Warmer waters, less food and reproductive “stress”: this is how global warming pushes the albatross to “divorce”
The effect of climate change that is not expected: global warming also affects the divorce ofalbatross with a black eyebrow, known until then as perennial and monogamous. Because if we already knew that the main cause of divorce is due to the reproductive failure of a couple, it turns out today that, whether or not these large seabirds manage to give birth, as the water temperature also increases the chance of a couple ‘breaking out’. It is the result of the study of a group of researchers from the universities of Lisbon, of Montana andExeter, as well as those of the Environmental Research Institute of South Atlantic and the Center for Marine and Environmental Sciences of Portugal, published in the journal of the Royal Society, that they have been examining since 2003 15,500 breeding pairs black-browed albatrosses that breed a New Island, in the Falklands. “This is the only growing population in the South Atlantic, but this link between climate change and divorce could be another cause for concern if confirmed in other populations of albatrosses, especially other species. slowly disappearing. due to factors such as the impact of fishing or exotic species, âhe explains to ilfattoquotidiano.it Francesco Ventura, Italian researcher at the University of Lisbon and co-author of the research.
Reproduction and divorce of albatrosses – When this seabird – scientific name Thalassarche melanophris – it has to breed, in summer it goes to the mainland for about four months. And it always comes back to the same nest: some of the black-eyed albatrosses studied have paired with the same partners since the start of the research, that is to say almost twenty years. A “divorce” occurs if from one year to the next the members of a couple have both survived but at least one of them reproduces with another partner. âWe know that couples who fail to reproduce (especially if the egg does not hatch) have a very good chance of divorce. five times higher than those who manage to make the chick survive, âadds Ventura, who has been with the research team for four years. But during the study, it was realized that during certain breeding seasons there was a spike in divorce cases. “If on average we are talking about 3-4%, it went from a minimum of1% to a maximum of8% – he said – and we found out that it happened regardless of whether breeding was successful or not, even when the sea temperature changed on the balance of the pair. So we asked ourselves questions and formulated hypotheses â.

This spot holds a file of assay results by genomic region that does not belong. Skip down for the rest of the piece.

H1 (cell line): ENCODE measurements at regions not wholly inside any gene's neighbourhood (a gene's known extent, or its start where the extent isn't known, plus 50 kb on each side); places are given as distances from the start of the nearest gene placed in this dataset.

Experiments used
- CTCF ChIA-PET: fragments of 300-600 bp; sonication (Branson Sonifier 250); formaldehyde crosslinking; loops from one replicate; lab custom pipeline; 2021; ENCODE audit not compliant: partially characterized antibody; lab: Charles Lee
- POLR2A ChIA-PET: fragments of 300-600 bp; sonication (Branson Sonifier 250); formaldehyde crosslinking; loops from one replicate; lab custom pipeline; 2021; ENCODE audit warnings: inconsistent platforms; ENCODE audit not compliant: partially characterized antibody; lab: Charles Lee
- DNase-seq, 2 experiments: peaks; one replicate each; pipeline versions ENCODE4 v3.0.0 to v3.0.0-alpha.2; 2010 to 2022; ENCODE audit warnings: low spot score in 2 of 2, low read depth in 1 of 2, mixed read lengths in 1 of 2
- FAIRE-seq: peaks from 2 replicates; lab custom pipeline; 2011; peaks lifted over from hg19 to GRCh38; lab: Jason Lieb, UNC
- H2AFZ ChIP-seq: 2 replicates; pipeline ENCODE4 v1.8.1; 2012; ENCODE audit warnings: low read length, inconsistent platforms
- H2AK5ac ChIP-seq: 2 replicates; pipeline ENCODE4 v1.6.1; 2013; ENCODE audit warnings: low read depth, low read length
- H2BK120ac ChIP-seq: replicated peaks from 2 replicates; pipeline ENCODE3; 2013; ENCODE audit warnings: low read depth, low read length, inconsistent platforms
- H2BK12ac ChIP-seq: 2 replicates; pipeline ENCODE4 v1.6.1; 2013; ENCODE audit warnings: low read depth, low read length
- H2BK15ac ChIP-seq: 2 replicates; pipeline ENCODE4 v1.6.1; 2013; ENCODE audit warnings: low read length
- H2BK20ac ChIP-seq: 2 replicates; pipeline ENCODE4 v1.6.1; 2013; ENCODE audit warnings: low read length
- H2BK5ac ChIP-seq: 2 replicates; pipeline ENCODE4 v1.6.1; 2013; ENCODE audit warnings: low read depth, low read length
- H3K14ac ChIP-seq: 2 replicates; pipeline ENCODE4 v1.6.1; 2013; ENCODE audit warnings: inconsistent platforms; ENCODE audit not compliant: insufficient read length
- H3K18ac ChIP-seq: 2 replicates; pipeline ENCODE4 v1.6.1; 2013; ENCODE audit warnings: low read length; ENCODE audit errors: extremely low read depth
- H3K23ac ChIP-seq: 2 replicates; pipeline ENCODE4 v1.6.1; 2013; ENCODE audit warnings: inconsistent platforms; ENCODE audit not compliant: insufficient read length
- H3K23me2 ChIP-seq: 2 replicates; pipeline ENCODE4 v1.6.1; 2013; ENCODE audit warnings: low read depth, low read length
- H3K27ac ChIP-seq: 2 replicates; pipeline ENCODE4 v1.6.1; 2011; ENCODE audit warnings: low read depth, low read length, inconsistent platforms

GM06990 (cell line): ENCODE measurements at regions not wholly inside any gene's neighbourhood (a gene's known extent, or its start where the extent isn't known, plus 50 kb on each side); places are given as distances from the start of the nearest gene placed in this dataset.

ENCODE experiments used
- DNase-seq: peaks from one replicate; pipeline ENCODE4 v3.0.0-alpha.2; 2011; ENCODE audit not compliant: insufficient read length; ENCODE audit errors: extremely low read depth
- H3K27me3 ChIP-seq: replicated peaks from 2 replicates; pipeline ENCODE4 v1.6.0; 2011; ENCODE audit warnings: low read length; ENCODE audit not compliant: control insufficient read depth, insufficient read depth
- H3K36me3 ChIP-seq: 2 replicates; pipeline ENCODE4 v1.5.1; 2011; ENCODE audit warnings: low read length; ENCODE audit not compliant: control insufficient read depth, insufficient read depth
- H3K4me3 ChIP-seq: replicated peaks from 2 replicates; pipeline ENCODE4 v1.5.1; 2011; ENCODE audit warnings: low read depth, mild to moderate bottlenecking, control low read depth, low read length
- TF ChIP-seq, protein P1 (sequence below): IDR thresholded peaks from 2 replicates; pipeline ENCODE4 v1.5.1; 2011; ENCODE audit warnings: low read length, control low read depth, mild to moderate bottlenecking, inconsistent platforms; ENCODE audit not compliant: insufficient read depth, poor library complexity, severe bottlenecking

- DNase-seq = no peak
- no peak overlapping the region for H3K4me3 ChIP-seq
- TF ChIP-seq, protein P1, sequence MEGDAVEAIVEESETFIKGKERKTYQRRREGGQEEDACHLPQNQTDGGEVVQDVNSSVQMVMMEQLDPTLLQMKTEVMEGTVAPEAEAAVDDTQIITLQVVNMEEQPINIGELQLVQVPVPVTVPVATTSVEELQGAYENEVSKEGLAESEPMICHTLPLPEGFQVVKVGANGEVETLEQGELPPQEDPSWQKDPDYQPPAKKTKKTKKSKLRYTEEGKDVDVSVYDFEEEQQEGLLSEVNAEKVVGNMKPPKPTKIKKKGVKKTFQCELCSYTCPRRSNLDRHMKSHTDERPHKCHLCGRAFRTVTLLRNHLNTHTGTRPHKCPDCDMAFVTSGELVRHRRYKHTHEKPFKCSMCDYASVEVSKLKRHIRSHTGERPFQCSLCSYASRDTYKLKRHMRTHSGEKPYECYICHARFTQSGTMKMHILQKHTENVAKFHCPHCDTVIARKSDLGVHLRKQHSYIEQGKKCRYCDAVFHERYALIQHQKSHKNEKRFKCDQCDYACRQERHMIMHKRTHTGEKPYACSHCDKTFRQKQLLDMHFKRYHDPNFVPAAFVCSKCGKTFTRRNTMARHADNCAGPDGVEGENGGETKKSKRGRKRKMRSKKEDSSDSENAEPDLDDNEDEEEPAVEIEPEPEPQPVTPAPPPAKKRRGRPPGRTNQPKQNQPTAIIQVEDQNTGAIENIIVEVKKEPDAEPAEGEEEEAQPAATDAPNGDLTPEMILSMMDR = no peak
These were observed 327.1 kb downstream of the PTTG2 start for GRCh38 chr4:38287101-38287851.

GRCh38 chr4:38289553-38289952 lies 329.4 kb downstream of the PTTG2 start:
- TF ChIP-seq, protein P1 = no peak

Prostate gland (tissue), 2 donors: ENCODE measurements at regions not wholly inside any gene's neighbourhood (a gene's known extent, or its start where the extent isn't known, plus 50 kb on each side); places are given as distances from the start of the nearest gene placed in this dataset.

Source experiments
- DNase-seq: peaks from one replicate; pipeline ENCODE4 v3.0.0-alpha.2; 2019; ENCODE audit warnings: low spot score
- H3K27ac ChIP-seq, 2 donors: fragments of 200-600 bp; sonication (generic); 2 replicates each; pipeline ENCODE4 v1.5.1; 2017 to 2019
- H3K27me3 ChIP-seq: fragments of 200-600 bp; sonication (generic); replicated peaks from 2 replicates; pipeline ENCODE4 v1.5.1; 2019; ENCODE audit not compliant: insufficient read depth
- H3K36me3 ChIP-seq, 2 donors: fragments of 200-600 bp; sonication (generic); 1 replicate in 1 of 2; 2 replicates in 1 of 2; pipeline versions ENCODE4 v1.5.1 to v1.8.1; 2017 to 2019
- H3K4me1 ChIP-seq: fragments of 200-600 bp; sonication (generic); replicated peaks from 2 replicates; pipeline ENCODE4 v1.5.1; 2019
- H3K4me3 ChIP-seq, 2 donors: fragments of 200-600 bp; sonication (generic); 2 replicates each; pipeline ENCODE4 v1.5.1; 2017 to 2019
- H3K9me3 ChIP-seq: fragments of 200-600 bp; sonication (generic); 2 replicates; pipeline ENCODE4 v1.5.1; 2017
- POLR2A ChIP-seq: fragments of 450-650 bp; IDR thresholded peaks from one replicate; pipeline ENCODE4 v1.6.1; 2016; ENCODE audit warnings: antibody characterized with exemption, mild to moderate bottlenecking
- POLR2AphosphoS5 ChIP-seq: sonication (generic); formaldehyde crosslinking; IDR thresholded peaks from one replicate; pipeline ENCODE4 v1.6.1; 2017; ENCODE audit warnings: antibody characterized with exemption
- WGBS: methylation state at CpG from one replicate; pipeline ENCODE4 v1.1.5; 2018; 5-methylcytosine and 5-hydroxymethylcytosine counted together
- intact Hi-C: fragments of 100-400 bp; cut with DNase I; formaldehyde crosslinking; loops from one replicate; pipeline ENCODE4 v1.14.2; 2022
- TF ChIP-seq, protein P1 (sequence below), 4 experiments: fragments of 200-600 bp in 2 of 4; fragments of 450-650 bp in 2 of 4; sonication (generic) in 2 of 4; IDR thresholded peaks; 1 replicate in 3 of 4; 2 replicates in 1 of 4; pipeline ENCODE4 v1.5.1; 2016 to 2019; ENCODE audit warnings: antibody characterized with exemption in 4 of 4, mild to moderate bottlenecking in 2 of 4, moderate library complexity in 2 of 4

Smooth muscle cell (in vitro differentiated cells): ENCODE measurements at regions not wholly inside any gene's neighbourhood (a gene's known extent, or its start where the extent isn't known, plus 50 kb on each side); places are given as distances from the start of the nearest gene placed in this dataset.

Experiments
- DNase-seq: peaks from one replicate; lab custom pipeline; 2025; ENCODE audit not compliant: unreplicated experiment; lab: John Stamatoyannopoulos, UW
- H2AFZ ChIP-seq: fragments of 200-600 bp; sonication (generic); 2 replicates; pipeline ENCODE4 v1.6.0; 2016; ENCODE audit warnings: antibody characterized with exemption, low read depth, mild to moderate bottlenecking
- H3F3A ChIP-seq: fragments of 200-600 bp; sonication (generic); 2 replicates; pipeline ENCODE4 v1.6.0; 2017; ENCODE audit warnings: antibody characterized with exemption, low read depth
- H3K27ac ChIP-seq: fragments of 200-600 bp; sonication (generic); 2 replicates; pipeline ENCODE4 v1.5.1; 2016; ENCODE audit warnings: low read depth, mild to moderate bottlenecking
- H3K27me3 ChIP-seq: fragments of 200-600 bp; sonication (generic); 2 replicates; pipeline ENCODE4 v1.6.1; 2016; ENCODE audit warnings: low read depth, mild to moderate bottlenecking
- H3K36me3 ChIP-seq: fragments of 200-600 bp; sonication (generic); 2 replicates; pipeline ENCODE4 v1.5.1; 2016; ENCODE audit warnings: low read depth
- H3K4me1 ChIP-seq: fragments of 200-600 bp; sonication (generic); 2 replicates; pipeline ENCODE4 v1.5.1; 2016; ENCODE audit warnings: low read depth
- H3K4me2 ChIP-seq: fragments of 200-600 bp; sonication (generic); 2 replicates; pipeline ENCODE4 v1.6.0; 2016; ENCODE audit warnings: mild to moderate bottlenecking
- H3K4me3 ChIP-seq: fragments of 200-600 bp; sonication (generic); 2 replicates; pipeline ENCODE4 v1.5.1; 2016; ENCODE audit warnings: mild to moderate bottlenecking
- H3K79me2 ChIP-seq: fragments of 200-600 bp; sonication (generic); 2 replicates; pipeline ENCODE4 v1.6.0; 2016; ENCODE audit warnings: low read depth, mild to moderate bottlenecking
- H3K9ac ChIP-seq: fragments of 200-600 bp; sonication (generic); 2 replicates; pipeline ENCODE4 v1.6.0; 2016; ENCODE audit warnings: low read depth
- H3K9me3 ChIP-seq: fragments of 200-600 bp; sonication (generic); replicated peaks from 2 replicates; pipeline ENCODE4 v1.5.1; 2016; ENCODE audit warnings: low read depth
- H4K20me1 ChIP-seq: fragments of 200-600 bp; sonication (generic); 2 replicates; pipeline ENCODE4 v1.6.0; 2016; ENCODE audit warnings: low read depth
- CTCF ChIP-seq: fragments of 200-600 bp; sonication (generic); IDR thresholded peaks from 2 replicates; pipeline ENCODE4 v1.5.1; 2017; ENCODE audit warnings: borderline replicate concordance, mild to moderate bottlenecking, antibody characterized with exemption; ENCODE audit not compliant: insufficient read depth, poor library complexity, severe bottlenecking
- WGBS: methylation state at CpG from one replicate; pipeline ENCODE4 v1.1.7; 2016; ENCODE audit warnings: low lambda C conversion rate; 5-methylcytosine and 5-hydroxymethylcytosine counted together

The link with climate change – From the ritual: when the female lays the egg, in fact, during the incubation period, the parents take turns in the hatching to get food. The increase in water temperature has a first effect on the abundance of prey because warmer waters are less rich and productive, so animals have more difficulty finding food. âThe first consequence, as an indirect link between high temperature and divorce – explains Ventura – is that in more difficult times, reproduction is hampered by the fact that trips to find food must be prolonged, which makes reproduction more difficult synchronization. between male and female who alternate between brooding and prey hunting â. But, according to the researchers, there are two other direct effects of climate change: Ventura – in more difficult years, animals pay a higher reproduction cost, it takes more time to regain energy during the winter and can arrive late on land for the next breeding season. Second, still in unfavorable conditions, the members of the couple stress more, making the female believe the male. unable to bring reproduction to success â. Hence the choice to change partners. âOn the other hand, we already knew – adds the researcher – that the female obtains greater benefits in terms of reproductive success after a divorce, compared to what a male specimen doesâ. But the most worrying aspect “is that interruptions in the reproductive processes of monogamous populations could represent a hitherto neglected consequence of global warming which, therefore, as temperatures rise, could have even more negative effects in the world. decades to come, especially on populations. of albatross more to limit numerically â.